First, I added a 20km buffer to all hydrological features (below). 40 km is a long day’s march for people and camels alike, and wherever two circles intersect, you can reasonably walk or ride from one point to another within a day, if you know your way of course. You see here that the region close to Palmyra has a high density of wells. Also, close to the Euphrates, the availability of water is good. Whereas in the middle, you have stretches of up to 100 kilometer without perennial water sources. This is a strong argument that a caravan route needed to be created and maintained, and this was something that the Palmyrenes needed to deal with in their period, regardless of the actual age of the ruins that early explorers in the Syrian Desert visited.


(The map also shows the routes proposed by Poidebard and Stein as well as the theoretical cost path suggested by Arcmap).

I then wanted to turn this into a network. This I did in Arcmap, by automatically creating lines from all hydrological points to all other hydrological points within 40 kilometers. I then exported all points and lines as spreadsheets, keeping information on geographic location intact. These I imported into the Graph software Gephi, using the Geo-layout algorithm plug in developed by Alexis Jacomy. Below you can see what the result looked like.



I did the same with the archaeological sites identified by earlier scholarship. Here, inspired by Cyprian Broodbank and Anna Collar’s use of Proximal Point Analysis, I added the minimum number of edges needed in order to connect nodes to their closest neighbors on all sides. This, I admit, is probably the weakest point of the analysis, as it involved a certain amount of personal judgment.

I then merged my two networks by combining the spreadsheets. This is the result, with nodes sized according to betweenness centrality. We see very clearly how the areas with good access to water, were connected by places where we find archaeological evidence in the nature of defensive structures or inscriptions, and that these nodes act as gateways, that serve to integrate the network.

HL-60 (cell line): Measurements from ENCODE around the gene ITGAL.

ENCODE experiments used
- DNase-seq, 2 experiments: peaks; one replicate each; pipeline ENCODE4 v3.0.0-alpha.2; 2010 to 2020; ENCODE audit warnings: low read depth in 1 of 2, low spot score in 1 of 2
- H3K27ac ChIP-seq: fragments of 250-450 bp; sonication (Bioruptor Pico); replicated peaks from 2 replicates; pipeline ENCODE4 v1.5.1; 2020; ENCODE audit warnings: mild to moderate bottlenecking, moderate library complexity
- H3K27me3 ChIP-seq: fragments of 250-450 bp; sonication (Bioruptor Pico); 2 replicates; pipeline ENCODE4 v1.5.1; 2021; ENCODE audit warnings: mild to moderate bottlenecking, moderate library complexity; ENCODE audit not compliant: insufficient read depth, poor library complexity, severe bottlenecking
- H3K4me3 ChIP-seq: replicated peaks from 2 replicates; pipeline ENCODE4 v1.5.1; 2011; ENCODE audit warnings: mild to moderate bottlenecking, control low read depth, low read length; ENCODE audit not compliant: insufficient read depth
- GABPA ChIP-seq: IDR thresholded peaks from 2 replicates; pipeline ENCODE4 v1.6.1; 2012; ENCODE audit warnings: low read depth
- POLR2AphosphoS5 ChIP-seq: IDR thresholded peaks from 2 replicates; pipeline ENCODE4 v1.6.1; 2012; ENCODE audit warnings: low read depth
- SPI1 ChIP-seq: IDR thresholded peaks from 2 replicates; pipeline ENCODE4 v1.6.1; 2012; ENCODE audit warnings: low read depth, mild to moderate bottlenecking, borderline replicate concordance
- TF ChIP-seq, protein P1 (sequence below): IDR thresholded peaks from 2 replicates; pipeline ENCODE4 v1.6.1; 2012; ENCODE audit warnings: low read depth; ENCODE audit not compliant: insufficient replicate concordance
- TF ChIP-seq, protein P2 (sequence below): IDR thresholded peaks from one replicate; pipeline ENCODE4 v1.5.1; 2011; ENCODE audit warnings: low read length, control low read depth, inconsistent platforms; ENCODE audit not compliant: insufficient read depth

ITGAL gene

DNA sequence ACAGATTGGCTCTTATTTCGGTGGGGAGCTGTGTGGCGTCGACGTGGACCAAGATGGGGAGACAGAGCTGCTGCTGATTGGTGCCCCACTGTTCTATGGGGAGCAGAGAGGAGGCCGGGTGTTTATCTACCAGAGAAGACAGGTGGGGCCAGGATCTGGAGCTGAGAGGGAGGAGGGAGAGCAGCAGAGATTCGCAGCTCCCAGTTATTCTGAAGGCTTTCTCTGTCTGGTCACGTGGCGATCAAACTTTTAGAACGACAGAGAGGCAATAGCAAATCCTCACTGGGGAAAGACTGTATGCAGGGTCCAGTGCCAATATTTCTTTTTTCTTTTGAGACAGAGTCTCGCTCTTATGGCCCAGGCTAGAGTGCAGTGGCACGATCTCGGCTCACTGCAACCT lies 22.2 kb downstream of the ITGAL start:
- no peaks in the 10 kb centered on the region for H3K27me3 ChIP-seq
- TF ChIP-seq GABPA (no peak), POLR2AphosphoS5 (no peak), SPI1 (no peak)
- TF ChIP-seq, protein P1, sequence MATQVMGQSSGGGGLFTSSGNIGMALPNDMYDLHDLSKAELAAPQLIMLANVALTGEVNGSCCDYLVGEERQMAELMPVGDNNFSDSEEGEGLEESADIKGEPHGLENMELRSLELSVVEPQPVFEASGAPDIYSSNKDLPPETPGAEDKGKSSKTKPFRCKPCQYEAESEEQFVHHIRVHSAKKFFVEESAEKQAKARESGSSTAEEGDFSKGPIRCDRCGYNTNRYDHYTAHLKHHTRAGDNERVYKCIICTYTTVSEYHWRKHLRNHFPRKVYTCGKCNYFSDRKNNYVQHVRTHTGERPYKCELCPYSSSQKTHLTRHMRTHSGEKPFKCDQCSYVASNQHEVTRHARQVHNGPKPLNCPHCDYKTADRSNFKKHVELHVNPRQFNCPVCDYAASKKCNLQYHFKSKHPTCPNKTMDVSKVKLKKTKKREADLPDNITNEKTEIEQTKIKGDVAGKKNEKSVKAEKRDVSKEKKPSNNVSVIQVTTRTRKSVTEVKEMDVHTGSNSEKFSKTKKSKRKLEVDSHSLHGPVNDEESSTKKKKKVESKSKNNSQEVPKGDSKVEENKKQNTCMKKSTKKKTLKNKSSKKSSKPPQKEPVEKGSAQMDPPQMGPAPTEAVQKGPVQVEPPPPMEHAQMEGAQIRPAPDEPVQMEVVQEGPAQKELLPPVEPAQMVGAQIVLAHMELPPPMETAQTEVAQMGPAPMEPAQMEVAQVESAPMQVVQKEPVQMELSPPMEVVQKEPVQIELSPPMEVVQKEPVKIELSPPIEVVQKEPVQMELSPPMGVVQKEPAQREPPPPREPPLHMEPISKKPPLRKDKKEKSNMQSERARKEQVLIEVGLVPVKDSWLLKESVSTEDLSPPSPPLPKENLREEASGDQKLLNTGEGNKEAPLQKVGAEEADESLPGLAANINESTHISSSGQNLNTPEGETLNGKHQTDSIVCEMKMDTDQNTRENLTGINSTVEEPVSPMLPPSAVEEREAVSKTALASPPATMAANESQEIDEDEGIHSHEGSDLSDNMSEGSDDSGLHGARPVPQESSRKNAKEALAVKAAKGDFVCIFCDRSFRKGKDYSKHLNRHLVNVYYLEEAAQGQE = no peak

Calculating shortest paths proved not to be so useful, because there are so many nodes very close to each other and because this treats minor cisterns in the same manner as large fortified stations and major wells, but the measure of betweenness-centrality gives a very good indication that there are some places you simply need to go if you want to have something to drink on your way from Palmyra to Hit. By the way, the shortest path from Palmyra to Hit is 11, coinciding very with recorded travel times of 10 to 14 days. Indicating that the proximal point approach works fairly well.

So, in conclusion. What did we learn from this, and what did Network approaches contribute with?

In terms of the identifying the trade route, it seems safe to say that Poidebard was correct in Syria and Stein was correct in Iraq. What did we contribute with then. Well, while they followed tracks on the ground, there was no guarantee that there were not other tracks around that they never saw. We have made their conclusion testable, by showing that there simply was no other feasible route if you wanted to go the whole way between Palmyra and Hit in the dry season. In that way the question about the date of the ruins in the desert becomes less important, because whether there were fortifications there or not in the Roman period, the network layout shows that the Palmyrenes needed to pass through this places.